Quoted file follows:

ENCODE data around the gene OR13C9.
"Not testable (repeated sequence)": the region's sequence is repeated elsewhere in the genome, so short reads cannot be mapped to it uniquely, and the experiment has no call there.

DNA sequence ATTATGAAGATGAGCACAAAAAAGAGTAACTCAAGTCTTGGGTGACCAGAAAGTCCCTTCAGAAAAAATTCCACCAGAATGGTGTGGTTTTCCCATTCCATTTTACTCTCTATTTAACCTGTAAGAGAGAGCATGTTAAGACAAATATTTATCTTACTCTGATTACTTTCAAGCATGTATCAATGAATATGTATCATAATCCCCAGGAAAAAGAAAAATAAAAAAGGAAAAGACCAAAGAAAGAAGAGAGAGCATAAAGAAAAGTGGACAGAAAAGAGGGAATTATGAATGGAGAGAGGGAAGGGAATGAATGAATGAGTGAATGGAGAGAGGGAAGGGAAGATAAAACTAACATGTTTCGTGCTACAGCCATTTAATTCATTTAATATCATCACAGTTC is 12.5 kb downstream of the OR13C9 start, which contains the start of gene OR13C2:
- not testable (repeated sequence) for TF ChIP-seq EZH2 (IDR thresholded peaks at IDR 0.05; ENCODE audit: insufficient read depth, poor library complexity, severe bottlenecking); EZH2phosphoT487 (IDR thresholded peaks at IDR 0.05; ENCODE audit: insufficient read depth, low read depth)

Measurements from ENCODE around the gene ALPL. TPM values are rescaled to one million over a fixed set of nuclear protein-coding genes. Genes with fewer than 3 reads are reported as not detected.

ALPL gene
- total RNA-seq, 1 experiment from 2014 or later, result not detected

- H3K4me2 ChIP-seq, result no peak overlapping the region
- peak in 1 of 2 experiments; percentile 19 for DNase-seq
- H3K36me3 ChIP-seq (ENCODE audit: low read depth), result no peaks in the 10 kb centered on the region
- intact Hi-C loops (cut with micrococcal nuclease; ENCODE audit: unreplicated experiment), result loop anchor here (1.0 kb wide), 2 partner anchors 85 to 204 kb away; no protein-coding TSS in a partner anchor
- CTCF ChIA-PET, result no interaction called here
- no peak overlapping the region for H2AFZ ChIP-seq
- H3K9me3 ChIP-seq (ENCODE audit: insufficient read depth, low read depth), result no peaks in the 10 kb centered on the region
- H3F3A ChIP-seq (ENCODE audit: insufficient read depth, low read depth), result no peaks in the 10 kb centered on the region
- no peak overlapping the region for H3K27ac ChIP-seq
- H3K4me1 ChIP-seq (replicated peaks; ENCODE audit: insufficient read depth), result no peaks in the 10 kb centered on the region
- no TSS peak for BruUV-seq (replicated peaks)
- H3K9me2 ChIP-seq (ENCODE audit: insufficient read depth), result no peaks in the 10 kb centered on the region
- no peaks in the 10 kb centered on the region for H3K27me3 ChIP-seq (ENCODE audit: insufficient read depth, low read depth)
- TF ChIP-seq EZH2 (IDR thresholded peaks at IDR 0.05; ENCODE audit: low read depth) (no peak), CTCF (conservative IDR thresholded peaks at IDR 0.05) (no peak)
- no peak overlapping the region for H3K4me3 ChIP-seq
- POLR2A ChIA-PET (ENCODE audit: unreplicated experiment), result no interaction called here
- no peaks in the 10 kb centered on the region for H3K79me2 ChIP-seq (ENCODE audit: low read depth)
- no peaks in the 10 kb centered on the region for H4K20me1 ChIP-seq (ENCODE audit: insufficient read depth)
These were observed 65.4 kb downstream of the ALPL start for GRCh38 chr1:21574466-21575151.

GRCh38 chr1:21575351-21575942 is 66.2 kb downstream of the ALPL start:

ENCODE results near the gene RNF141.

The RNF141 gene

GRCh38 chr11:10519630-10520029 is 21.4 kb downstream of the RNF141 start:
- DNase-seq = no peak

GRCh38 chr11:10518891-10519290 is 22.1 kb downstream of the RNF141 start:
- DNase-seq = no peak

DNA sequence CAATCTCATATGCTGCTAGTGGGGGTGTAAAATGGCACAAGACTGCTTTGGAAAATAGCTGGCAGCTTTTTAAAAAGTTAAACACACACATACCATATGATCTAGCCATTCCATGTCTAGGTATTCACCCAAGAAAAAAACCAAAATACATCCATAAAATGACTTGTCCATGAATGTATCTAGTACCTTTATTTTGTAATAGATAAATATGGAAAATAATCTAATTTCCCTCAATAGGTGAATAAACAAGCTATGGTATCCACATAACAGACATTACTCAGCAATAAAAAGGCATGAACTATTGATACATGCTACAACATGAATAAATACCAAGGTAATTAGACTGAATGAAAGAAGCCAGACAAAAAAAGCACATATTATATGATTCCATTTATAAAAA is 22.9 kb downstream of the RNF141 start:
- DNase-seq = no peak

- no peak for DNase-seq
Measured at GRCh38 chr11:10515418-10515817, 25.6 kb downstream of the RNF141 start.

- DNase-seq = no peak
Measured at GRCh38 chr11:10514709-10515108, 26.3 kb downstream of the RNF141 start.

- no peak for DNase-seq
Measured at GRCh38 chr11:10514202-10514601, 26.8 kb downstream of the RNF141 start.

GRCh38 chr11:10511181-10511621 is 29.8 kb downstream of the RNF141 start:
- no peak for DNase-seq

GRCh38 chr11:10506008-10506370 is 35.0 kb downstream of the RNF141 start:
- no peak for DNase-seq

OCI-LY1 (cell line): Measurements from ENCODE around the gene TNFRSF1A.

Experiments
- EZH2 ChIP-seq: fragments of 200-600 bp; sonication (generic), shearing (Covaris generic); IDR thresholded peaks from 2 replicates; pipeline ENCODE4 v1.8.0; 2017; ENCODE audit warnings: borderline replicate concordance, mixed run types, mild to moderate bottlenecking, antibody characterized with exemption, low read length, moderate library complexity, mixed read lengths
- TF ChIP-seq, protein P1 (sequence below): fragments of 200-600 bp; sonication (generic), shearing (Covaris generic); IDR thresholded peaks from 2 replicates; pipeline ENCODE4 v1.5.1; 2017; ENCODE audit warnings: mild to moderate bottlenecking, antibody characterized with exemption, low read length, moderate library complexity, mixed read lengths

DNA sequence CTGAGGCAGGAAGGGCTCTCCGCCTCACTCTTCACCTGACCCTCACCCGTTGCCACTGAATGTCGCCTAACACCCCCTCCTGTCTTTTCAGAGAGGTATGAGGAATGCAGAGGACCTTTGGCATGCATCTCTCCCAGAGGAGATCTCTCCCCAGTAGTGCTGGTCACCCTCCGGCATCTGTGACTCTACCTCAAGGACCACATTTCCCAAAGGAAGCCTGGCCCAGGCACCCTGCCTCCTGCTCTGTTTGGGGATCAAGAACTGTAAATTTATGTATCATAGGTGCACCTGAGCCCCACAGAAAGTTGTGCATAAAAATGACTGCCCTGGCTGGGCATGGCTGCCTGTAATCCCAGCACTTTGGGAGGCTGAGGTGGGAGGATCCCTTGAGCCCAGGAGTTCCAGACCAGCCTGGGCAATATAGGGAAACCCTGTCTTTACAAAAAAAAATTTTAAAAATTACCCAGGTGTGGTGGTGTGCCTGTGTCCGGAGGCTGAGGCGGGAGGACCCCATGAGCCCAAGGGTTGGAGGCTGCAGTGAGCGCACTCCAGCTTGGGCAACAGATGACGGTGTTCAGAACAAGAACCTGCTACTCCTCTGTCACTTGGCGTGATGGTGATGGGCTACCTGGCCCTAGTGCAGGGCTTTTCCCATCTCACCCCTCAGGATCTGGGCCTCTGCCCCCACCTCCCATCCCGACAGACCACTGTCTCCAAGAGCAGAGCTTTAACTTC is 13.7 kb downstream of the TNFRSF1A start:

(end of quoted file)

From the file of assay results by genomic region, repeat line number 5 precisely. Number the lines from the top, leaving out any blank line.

Measurements from ENCODE around the gene ALPL. TPM values are rescaled to one million over a fixed set of nuclear protein-coding genes. Genes with fewer than 3 reads are reported as not detected.